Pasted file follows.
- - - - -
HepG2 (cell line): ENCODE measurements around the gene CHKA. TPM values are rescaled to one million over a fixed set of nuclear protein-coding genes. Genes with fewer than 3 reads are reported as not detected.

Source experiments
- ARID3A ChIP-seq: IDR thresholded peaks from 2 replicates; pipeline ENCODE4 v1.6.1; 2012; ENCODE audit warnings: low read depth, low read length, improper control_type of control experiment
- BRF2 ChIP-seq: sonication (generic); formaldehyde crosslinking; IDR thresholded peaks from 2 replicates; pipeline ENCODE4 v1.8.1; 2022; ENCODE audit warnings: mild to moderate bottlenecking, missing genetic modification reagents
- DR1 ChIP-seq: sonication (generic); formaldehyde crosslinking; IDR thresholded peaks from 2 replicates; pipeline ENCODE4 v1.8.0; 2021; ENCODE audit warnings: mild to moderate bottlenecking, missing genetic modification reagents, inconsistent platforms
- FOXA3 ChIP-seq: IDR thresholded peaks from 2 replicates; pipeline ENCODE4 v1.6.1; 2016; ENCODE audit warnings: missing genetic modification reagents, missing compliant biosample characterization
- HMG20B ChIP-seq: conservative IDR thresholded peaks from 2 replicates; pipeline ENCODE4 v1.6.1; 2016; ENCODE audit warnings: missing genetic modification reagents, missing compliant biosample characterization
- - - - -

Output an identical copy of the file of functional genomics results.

HepG2 (cell line): ENCODE measurements around the gene CHKA. TPM values are rescaled to one million over a fixed set of nuclear protein-coding genes. Genes with fewer than 3 reads are reported as not detected.

Source experiments
- ARID3A ChIP-seq: IDR thresholded peaks from 2 replicates; pipeline ENCODE4 v1.6.1; 2012; ENCODE audit warnings: low read depth, low read length, improper control_type of control experiment
- BRF2 ChIP-seq: sonication (generic); formaldehyde crosslinking; IDR thresholded peaks from 2 replicates; pipeline ENCODE4 v1.8.1; 2022; ENCODE audit warnings: mild to moderate bottlenecking, missing genetic modification reagents
- DR1 ChIP-seq: sonication (generic); formaldehyde crosslinking; IDR thresholded peaks from 2 replicates; pipeline ENCODE4 v1.8.0; 2021; ENCODE audit warnings: mild to moderate bottlenecking, missing genetic modification reagents, inconsistent platforms
- FOXA3 ChIP-seq: IDR thresholded peaks from 2 replicates; pipeline ENCODE4 v1.6.1; 2016; ENCODE audit warnings: missing genetic modification reagents, missing compliant biosample characterization
- HMG20B ChIP-seq: conservative IDR thresholded peaks from 2 replicates; pipeline ENCODE4 v1.6.1; 2016; ENCODE audit warnings: missing genetic modification reagents, missing compliant biosample characterization